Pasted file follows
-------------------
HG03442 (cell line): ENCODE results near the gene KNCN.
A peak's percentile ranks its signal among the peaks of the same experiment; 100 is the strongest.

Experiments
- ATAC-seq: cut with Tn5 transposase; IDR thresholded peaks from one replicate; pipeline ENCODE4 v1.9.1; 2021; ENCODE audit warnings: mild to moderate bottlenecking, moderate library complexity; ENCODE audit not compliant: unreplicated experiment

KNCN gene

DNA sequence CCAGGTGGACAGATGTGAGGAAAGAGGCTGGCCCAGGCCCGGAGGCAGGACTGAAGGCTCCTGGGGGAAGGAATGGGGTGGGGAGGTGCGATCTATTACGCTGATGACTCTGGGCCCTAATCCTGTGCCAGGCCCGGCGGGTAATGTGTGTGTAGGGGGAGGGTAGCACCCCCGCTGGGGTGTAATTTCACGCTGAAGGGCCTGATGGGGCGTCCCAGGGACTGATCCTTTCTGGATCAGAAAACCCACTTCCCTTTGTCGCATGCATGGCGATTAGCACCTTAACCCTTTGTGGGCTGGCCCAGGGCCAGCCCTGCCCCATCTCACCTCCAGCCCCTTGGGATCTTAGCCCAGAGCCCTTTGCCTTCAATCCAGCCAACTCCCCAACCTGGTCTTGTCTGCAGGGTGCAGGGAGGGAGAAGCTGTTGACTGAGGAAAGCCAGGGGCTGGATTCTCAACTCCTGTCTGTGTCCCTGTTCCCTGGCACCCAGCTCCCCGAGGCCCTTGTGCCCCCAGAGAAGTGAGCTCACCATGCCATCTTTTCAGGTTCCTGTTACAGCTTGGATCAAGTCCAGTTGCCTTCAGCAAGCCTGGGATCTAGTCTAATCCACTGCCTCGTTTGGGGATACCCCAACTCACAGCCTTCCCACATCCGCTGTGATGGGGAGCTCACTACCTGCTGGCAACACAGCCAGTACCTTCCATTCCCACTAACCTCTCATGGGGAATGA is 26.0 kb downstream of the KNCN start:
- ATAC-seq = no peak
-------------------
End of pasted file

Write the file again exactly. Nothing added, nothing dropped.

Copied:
HG03442 (cell line): ENCODE results near the gene KNCN.
A peak's percentile ranks its signal among the peaks of the same experiment; 100 is the strongest.

Experiments
- ATAC-seq: cut with Tn5 transposase; IDR thresholded peaks from one replicate; pipeline ENCODE4 v1.9.1; 2021; ENCODE audit warnings: mild to moderate bottlenecking, moderate library complexity; ENCODE audit not compliant: unreplicated experiment

KNCN gene

DNA sequence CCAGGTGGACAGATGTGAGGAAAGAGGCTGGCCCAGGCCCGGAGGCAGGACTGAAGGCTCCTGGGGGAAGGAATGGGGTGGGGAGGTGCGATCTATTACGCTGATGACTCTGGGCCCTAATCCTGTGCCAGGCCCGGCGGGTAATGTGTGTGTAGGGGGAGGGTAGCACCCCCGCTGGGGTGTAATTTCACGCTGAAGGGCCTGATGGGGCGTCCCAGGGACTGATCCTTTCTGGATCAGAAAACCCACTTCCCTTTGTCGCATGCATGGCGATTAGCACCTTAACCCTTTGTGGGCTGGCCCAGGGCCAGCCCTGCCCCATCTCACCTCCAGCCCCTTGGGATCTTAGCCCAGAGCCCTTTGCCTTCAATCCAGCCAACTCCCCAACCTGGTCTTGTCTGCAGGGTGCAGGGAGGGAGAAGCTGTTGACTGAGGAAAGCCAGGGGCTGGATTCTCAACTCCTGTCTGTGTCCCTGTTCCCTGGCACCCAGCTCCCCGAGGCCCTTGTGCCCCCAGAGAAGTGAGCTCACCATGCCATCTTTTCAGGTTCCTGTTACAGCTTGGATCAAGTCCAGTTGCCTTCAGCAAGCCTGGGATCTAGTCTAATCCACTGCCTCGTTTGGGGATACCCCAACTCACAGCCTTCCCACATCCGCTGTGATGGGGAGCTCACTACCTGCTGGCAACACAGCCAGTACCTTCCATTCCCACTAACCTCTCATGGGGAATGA is 26.0 kb downstream of the KNCN start:
- ATAC-seq = no peak